The storms that had been coming in over the Sierra that morning caught up with us and we finished the hike under low clouds, dark skies, and a light drizzle. Still, it didn’t prevent us from having a fun night camped near Eureka Dunes where we grilled steaks and drank good beer around the campfire pit until many hours after dark.

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Photos with trip report from Andrews and Papoose Flat (76 Photos)

Photos with trip report from Hidden Dunes (38 Photos)

Andrews Mountain

Hidden Dunes

Panamint Dunes

Panamint Dunes
Panamint Dunes

Death Valley has several sets of dunes. The most accessible (and therefore crowded) are the ones a few miles east of Stovepipe Wells. A bit less accessible but still regularly visited are the Eureka Dunes in the northern part of the park. There are more dunes located throughout the park in even less accessible locations. It was one of these locations, the Panamint Dunes, that we visited on the Friday after Thanksgiving.

These dunes aren’t particularly difficult to get to, but the minimum six mile round-trip hike to their edge deters many casual visitors. The road to the parking area isn’t great either – while it’s passable in passenger car I definitely would not feel comfortable taking one on it! 2WD is okay but the blowing sand and washboarding make having a hearty vehicle a must.

From the parking spot the dunes are plainly visible across the desert. They don’t look too far away but the scale of Panamint Valley really messes with distance perception. It is a three mile walk across the desert to reach these dunes. It is dry and sandy and they never seem to be getting any closer. Additionally, the barely detectable uphill slope (1000 feet of gain) wears you down. But eventually you’ll get there.

And when you do – hopefully you’re the only one to have made the entire trek with energy to spare in recent times. If so, you’ll have unbroken, footstep free dunes to play on and photograph. Good luck getting that by Stovepipe Wells! There were two major dune crests that we climbed and played on. We got to experience some fun dune phenomena like singing sand – sounding much like the drone of an airplane in the distance. And the best part of all – we had the dunes to ourselves.

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Cow Cove Petroglyphs and Kelso Dunes

http://photos.calipidder.com/Thanksgiving09/11282009-Cow-Cove-Petroglyphs/DSC7265/735877311_hTuuz-S.jpg
A fishadillo?

On our last full day in the Mojave we visited the Cow Cove petroglyphs in the northern end of the park. This is an amazing collection of petroglyphs and this was our second visit to them (last year’s visit). You can wander the rock piles for hours and hours, discovering all kinds of abstract images with meanings we can only hope to understand.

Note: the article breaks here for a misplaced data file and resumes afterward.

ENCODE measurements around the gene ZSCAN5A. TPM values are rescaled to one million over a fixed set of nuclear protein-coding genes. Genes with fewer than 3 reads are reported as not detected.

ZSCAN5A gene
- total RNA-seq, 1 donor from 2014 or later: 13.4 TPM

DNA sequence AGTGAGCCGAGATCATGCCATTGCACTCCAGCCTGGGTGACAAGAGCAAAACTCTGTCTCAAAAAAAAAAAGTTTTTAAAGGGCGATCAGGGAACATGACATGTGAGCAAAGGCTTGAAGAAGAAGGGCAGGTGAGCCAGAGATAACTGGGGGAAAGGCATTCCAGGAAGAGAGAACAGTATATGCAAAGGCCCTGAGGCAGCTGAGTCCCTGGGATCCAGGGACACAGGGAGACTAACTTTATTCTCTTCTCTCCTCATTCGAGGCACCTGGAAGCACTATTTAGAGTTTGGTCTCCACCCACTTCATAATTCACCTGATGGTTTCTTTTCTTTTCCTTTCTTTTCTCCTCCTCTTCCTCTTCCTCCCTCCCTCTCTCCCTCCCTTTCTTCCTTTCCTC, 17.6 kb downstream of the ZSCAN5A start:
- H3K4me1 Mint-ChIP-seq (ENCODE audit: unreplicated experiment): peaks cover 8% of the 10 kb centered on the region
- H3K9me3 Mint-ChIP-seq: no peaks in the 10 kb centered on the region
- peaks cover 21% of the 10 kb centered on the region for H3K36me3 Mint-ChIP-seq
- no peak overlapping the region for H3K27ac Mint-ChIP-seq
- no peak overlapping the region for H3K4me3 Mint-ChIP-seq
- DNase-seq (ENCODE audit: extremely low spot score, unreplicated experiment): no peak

Cow Cove is approachable via vehicle but only ones with clearance and preferably 4WD (it’s sandy). If you know where to leave the vehicles, it’s a short and flat 1.5 mile hike down an old access road until you are at the glyphs. It’s just remote enough that they have remained relatively unscathed, although you can find some ‘modern’ rock art as well. I’d love to know the original meanings of the art we discovered – we just found what we would call strawberries, cell phones, decorated easter eggs, bananas, fish, dancing hot dogs, bowling balls, and armadillos. According to one rock art book we own, the bowling ball was really the God of Death. I have yet to identify the others.

Glyphs
Glyphs

Sooz and Robin and I spent quite a lot of time wandering the glyphs and finally the rest of the group dragged us away. We drove south and stopped for a late lunch at Kelso Depot, then headed down to the Kelso Dunes for sunset.

What an amazing hike! During the day storms had moved in over the Mojave and we drove though some of the rain on our way south. At the dunes, the sun was brightly shining on the ground, but the surrounding ranges were covered in dark storm clouds. I could smell rain in the air while enjoying the amazing colors and a breathtaking sunset.

After dark we returned to camp where we found the incoming system had dropped the temperatures quite a bit. The campfire was a welcome sight (thanks to the Navis who had returned early and started it for us), and after bed the rain started again. I dozed on and off to the sound of the desert rain, and in the morning we drove out across a snow-dusted Cima Dome.

Kelso Dunes
Kelso Dunes

Another successful and fun Thanksgiving Road Trip on the books. And already looking forward to next year!

If You Go

Cow Cove
I’m not going to be super specific about the location of the glyphs, but you’ll be able to find the location with a small amount of effort. The roads to access cow cove are mostly fine but they do get sandy and the ruts are deep – high clearance is definitely needed, and 4WD may be required if you get stuck in the sand. We went with a group, some of whom had high clearance vehicles but not 4WD. But we had 4WD vehicles that would have been able to help anyone get unstuck. Judge for yourself based on your equipment, experience, and group.

Kelso Dunes
Easy access, southern end of Park. Park at the trailhead and walk to the dunes. Look for animal tracks, and listen for the special noise of the dunes. Even in a light wind it may be difficult to reach the summit of the dunes – blowing sand stings!

Links

http://photos.calipidder.com/Thanksgiving09/11282009-Cow-Cove-Petroglyphs/DSC7440/736924992_Lp8Xh-S.jpg
Kelso Dunes